So the first day is here, it is very cold and I’m super thankful that we have heat in our indoor judging booth. Christine Reupke reminded me to bring snacks, which was a great idea, but I only mange to pack apples and goldfish (this is a total mom-ism).

First up are the small ponies and I was shocked and happy to see so many competing. I was even more shocked to see how beautifully they were turned out for the first indoor horse show of the year. Actually all the ponies were turned out beautiful for the first Trillium Show of the season at the Hamilton Hunt in April.

The prep work that I didn’t do was to establish my own symbols, which was a big mistake on my part. When the class is coming at you fast and furious you just don’t have time to think of what symbols you want to use, you have to get something on the paper so you can remember the horse and the trip. I struggled in the first couple of classes, but in terms of the actual placings of the classes, Christine and I were exactly the same, which gave me hope that maybe I could do this.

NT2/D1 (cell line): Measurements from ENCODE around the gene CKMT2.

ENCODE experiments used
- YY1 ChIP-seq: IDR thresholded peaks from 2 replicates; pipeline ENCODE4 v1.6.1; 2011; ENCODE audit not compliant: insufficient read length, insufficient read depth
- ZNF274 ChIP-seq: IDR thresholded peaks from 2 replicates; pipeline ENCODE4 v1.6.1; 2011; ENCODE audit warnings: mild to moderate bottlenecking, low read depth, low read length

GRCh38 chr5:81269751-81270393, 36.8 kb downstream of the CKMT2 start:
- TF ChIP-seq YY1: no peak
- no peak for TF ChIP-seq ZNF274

As for the homework I didn’t do… as a judge you need a symbol for everything and there is not a huge space to put them in. In our world of doing everything on the computer, where the backspace button is so easy to reach, this can be challenging! For me this required an excessive amount of white-out! I also didn’t bring any white-out…so I used a lot of Christine’s, so much so that I brought her a new stash the following weekend.

So…turns out judging is hard! The amount of focus required for a day of judging is intense. You don’t realize the number of built in breaks in a regular day; you may stop and check your Instagram while waiting for the elevator, or stare out a window for a moment while thinking about an important decision. You can’t do this while you are judging – they are paying you to watch every trip! Every lead change and every swap! I definitely underestimated how much focus it requires. All. Day. Long. Of course, there are some breaks while the course is being changed etc., but these are also busy because you need to pee and eat before they start again.

One way I have learned to help me remember the horses, is to give them little nicknames, because all the numbers at the show become a blur. Like one pony we nicknamed Buck-a-loosa, because he looked like a Buckskin and an Appaloosa. We also had names like Little Black Cutie and Grey Bubble Butt. What people may not realize is that we (the judges) are routing for you to have the best trip you can and we are equally as disappointed when you don’t find the best distance to your last line on a good trip. It’s also easier to judge when you have great trips to choose from.

Next time we’ll talk about my first day of judging jumpers.